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Vulnerabilities / Threats

10/27/2008
05:49 PM
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Internet Apps & Social Networking Office Boom Linked to Breaches

New study finds that nearly all organizations have employees using Internet apps at work, and 60% use social networking at the office

One of IT's worst nightmares may be coming true: according to a new survey, organizations where more employees are using social networking at work now than six months ago have experienced more security incidents.

Nearly 60 percent of all IT managers surveyed by FaceTime Communications reported that their users social-network at the office. Of those organizations, the ones where more users were using social networking today than six months ago experienced an average of 39 security incidents a month, requiring 24 hours worth of remediation. Those with about the same or fewer users of social networking at work experienced around 22 or 23 such incidents a month, with about half the remediation time.

The overall survey looked at the use of Internet-based applications like Facebook, LinkedIn, instant messaging, and voice-over-IP. "Employees are bringing these applications in… and this is a challenge for IT people because it's at odds with what they are comfortable with," says Frank Cabri, vice president of marketing and product management at FaceTime Communications. "They are trying to enable their employees to get the job done, but they have to be sure their network is up and available, and that information is not leaking out through those channels they can't monitor."

Facetime's survey found that nearly 100 percent of employees at the surveyed organizations use at least one consumer application such as Facebook, YouTube, Skype, or instant messaging (that's up from 85 percent last year), and around 80 percent of employees use social networking sites for their jobs as well as for personal use. On average, an organization has 9.3 of these types of Internet applications in use by its employees.

The report surveyed over 500 employees and IT managers, over half of which work at organizations with over 1,000 employees.

Among the most surprising finds in the report, according to Cabri, was that one third of the employees surveyed said they had the right to run these applications on their desktop, even if it was a violation of IT policy. "If applications are attractive and they allow the benefits for work or both, people are willing to go against corporate IT policy," he says.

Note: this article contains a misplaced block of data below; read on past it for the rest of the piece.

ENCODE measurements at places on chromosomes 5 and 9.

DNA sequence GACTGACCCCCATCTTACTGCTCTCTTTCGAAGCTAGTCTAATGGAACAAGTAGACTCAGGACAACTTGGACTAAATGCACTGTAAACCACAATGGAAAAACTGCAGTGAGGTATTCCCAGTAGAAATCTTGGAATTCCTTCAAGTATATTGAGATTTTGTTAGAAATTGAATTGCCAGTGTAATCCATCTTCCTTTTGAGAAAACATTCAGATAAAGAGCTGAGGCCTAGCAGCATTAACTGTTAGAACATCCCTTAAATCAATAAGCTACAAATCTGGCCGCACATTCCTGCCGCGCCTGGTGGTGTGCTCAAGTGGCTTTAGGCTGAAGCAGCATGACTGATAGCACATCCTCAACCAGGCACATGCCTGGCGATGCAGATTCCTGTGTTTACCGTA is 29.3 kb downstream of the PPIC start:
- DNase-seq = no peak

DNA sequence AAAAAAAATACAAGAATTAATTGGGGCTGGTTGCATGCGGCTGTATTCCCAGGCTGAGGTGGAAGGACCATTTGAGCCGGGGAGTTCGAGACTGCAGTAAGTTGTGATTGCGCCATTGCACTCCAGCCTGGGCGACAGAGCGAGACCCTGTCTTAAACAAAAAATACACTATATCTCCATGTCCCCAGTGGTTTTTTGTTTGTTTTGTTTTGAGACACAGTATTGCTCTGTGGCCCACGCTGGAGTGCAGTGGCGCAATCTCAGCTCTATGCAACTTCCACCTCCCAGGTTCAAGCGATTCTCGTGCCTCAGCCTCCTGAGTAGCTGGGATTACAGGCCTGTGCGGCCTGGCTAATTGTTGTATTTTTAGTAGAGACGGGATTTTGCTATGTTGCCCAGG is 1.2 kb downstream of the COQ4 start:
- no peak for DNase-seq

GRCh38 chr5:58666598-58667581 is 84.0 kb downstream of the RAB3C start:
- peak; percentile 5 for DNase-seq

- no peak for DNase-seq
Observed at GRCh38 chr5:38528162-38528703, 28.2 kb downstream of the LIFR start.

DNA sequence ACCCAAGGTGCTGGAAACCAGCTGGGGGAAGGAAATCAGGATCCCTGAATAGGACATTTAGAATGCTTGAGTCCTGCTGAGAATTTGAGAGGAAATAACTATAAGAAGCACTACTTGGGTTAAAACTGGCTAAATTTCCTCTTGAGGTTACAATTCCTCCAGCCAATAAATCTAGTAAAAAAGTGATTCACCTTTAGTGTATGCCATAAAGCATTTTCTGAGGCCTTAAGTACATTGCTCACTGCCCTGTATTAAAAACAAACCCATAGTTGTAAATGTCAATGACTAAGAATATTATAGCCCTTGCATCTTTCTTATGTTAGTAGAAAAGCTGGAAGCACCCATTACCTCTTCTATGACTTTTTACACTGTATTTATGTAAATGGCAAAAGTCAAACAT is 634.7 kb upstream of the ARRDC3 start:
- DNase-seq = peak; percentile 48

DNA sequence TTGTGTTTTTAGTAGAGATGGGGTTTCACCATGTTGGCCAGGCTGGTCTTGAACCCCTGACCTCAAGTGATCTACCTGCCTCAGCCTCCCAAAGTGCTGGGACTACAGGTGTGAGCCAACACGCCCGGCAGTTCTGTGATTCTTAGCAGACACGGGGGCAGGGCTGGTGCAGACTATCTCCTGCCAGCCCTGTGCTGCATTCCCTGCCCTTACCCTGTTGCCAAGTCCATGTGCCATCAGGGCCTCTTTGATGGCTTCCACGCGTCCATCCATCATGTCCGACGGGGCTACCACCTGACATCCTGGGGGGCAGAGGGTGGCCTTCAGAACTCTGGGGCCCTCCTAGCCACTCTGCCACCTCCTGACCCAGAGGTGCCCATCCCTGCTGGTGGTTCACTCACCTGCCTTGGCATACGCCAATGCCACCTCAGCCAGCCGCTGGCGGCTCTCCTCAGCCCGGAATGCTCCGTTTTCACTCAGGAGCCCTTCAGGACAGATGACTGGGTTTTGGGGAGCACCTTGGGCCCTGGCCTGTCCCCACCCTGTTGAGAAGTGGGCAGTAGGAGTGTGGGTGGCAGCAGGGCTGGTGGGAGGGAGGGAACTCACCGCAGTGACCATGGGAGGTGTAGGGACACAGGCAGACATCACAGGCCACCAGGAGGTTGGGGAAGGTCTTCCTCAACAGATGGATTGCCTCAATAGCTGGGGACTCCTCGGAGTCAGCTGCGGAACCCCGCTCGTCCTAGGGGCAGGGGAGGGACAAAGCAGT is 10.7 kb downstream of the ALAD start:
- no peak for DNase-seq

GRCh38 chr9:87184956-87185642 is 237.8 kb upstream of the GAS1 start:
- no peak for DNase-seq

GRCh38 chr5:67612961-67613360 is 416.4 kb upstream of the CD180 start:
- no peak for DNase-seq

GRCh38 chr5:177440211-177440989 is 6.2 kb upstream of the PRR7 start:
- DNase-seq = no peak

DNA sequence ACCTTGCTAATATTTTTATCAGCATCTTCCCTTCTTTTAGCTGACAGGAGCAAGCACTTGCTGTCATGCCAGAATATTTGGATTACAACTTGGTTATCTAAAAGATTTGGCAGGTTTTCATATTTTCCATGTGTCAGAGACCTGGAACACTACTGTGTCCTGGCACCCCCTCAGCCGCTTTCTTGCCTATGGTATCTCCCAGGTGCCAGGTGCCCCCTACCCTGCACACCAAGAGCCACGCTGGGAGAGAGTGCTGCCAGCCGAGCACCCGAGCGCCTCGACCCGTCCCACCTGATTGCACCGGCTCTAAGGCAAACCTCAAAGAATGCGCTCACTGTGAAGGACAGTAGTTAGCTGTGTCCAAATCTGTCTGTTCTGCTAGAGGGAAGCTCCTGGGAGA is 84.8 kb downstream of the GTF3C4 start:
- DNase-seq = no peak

Another red flag was when it came to data leaks at these organizations: four in 10 IT managers said they had experienced security incidents that were purposeful, while 27 percent had seen "unintentional release of corporate information" occur.

"37 percent of IT managers reported an incident of [someone] knowingly sending out confidential information that was a violation" of policy, Cabri says. "That seems to be a big number to deal with."

And those leaks came via social networking, IM, and peer-to-peer communications, he says.

Nearly one fourth of the organizations had been hit by at least one Web-borne attack costing the business an average of $50,000 per month, according to the report. Large organizations found this cost them as much as $125,000 a month. The main attacks were viruses, Trojans and worms (59 percent), and spyware (57 percent).

The IT managers in the survey said they face an average of 34 security incidents per month, and bigger companies (over 5,000 employees) experience close to 70 a month.

Facetime's Cabri says the answer is IT and the user community finding a middle ground. "I would never advise a company to give access to each and every [Facebook app] to its users," for instance, he says. First, determine which Internet apps users are deploying and how they are using them, he says.

"The key is putting controls in place," Cabri says. You could allow Facebook, for instance, but only with business applications within the group and block chats, he says. "And you should be measuring and reporting on what they are doing" with it, he says.

Have a comment on this story? Please click "Discuss" below. If you'd like to contact Dark Reading's editors directly, send us a message

Kelly Jackson Higgins is the Executive Editor of Dark Reading. She is an award-winning veteran technology and business journalist with more than two decades of experience in reporting and editing for various publications, including Network Computing, Secure Enterprise ... View Full Bio

 

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